The BELL Theatre Festival organized by the Stages Theatre Groupwas recently staged at the Sudarshi Main Hall, Colombo 7. Children from Bogawanthalawa, Kahapola, Galle and Colombo participated in this theatre festival directed by veteran playwright and theatre director Ruwanthie de Chickera.
It started with a performance by children from Galle. Initially there a group of children performed to a heart melting song. This play mainly focused on the current education system in the country while highlighting the plight of Sri Lanka’s schoolchildren. From the bed to the classroom it is a war that these children are faced with. These actors showed the audience how these children are forced by their parents to wake up in the morning at a time when the sun is rising. This home in the play symbolises an ordinary Sri Lankan home. The most significant incident is that the playwright is able to highlight the difficulties and fears faced by the girls while they use some source of transport to get to the school. This girl was harassed by a man while making the journey and the rest of the passengers in the bus turned a blind eye on the incident. Also there was another incident which caught the attention of the audience. It was how these schoolgirls fall in love with the guys while travelling to school. This play is able to underscore the innocence of childhood and this is because they have understood all about empathy and care. The playground was the place where they get a chance to speak with each other. One boy, who always gets punished by the mathematics teacher, finally turns to the audience and says that the only subject he likes is art. The first play flows and at the end it gives the audience many messages. Each incident inthe play is connected with the lives of these schoolchildren. There was a message even embedded within the music used in the play.
Dinethmi Imaya is eight years old. She is from Ginthota. She said that she is really happy and she loves to act and dance. She said, “This is my first time performing in Colombo.”
Ruwanthie de Chickera who is a theatre director, has been in the field of theatre for more than 25 years. She has chosen theatre because she strongly believes that she can make a meaningful contribution to the society through this medium. She is one of the leading artistes in this festival. Speaking to Daily Mirror she explained how she conducted workshops in the outstation and what made her to initiate this kind of workshop with the children from rural areas. She emphasised that there are students at her theatre class who have fought with their parents when seeking permission to engage in theatre. She was also sad about the attitude people in this country have towards arts. At the same time she sees that there is a huge potential in youth she feels can make a change and a transform through arts and theatre.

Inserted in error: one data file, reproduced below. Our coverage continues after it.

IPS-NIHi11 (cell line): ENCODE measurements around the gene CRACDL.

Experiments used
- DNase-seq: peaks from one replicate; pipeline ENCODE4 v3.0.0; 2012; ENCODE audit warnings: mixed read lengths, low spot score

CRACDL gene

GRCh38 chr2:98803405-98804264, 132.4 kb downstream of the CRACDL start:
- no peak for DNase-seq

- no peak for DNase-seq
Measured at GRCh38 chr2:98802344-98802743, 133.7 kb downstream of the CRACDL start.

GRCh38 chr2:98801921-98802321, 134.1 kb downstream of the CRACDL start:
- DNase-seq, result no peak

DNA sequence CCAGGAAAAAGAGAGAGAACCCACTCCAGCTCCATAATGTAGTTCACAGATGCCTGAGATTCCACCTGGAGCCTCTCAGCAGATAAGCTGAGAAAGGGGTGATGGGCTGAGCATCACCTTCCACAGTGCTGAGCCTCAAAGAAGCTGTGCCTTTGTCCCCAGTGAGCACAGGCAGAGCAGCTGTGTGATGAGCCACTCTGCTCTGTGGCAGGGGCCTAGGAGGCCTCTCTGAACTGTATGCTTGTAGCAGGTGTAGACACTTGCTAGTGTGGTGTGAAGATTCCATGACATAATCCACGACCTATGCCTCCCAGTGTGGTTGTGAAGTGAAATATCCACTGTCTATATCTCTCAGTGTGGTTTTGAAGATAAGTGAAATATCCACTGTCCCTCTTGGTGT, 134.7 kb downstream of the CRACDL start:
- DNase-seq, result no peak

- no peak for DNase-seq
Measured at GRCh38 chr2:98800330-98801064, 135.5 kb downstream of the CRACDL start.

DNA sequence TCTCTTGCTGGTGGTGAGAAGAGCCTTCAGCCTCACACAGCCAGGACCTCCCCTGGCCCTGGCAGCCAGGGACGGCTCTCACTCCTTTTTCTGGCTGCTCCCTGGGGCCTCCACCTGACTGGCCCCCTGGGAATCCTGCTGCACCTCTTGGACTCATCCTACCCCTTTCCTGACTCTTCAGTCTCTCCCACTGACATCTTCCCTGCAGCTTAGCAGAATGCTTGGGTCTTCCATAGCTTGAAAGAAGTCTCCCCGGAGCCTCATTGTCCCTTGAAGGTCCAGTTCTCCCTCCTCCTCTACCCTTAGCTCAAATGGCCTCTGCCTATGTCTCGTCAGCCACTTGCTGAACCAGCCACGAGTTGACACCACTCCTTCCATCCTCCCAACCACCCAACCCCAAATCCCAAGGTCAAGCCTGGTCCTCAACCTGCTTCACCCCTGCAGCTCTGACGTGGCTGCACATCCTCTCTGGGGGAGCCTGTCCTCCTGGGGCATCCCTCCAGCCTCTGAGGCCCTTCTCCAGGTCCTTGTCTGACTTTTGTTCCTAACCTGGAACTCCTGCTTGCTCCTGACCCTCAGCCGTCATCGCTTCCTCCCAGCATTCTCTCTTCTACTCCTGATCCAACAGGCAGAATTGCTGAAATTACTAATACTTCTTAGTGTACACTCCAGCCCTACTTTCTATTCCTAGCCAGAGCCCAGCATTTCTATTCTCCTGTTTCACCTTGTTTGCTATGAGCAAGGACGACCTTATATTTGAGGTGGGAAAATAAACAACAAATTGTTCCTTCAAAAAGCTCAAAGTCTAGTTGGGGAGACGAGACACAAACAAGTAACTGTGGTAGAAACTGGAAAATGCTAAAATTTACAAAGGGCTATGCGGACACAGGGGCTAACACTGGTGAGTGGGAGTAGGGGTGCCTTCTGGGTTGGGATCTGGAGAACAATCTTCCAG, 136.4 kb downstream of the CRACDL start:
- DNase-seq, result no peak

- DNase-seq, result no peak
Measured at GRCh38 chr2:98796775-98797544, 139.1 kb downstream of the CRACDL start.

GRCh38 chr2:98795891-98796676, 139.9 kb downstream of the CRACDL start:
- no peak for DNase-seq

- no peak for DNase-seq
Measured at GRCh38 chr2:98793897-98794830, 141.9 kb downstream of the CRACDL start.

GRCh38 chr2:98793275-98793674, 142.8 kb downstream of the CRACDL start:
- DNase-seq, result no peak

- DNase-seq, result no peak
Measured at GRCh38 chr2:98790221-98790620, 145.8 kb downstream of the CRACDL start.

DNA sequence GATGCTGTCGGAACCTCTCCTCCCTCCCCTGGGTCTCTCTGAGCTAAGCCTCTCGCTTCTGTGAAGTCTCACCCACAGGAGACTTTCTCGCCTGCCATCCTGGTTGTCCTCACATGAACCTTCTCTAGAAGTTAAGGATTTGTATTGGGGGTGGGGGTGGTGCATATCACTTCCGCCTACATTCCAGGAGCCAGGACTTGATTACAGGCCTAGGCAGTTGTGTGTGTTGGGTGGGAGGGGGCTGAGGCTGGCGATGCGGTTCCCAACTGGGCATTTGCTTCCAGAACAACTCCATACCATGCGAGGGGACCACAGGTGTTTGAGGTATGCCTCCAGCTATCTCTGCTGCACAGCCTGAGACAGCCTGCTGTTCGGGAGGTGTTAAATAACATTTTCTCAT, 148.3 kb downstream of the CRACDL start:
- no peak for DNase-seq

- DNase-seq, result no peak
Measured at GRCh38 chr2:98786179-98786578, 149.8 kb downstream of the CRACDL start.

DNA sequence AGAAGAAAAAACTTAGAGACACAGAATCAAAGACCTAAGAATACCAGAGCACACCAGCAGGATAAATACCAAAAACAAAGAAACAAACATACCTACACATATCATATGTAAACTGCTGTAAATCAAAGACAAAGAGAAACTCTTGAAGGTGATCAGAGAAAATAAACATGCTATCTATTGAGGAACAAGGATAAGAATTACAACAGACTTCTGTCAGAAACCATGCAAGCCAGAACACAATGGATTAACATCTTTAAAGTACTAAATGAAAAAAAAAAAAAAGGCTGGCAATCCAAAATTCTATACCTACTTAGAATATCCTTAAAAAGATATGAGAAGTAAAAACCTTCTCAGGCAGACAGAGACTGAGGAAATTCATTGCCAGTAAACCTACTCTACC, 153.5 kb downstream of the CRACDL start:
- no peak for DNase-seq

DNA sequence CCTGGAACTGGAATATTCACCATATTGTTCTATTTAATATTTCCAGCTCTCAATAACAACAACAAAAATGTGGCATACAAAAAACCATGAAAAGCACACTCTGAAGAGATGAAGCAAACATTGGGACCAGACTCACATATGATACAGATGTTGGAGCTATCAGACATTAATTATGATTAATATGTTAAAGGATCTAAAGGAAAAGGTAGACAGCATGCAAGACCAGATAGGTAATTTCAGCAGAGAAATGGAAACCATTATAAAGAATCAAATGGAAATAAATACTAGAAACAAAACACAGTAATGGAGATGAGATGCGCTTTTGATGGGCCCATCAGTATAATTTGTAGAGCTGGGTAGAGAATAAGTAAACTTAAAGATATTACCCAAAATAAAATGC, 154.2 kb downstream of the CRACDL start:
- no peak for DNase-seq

“The festival is just a byproduct of what we are doing. We are a 25-year-old theatre company. We have always produced our own original work. But after Covid we started seriously working with young people. We sense that they need much encouragement and support. There are young people who are growing up without much hope in the country. We begin to change that. We have been working with children and we give them space to create and tell their own stories. We have our artistes training their children in their own community. We do weekly sessions like workshops and trainings. And every year they create a play. This is the third year we are doing it. So we decided to bring all the plays together and perform in one place. Normally what we do is we go to the relevant areas (outstation) and watch the plays. But we wanted a bigger audience for their performances. I wanted them to watch the plays of others as well. Mainly I train the artistes and they go to places and train the children. Whenever I can, I go there and do workshops for them,” said Ruwanthie in an interview with the Daily Mirror.
Sumu Mallawarachchi is the other organizer of this festival. He is the regional coordinator. He usually visits the relevant places at least once a week and spends time with the children. He said that at the beginning parents were quite hesitant to send their children. Some parents didn’t want their children to miss their mathematics class and engage in theatre activities. These parents see this as a waste of time. Mallawarachchi explained how these dramas and theatre activities helped some students to build their confidence and some who didn’t like to speak with other people started speaking with confidence after one or two months.
“Initially it was difficult to earn the trust of parents because we were from Colombo. They see Colombo people as being strange and they think that these people are unreachable. But with the passing of time our work created the much needed changes in children. Some children who didn’t speak at home started speaking with their parents. Children who were anti-social became social. Theatre activities proved to build confidence in these children. Later parents realised the work we are doing and they trusted us. They didn’t want their kids to miss our workshops. Some parents came to me and thanked me for making a positive impact in the lives of these children,” added Mallawaarachchi.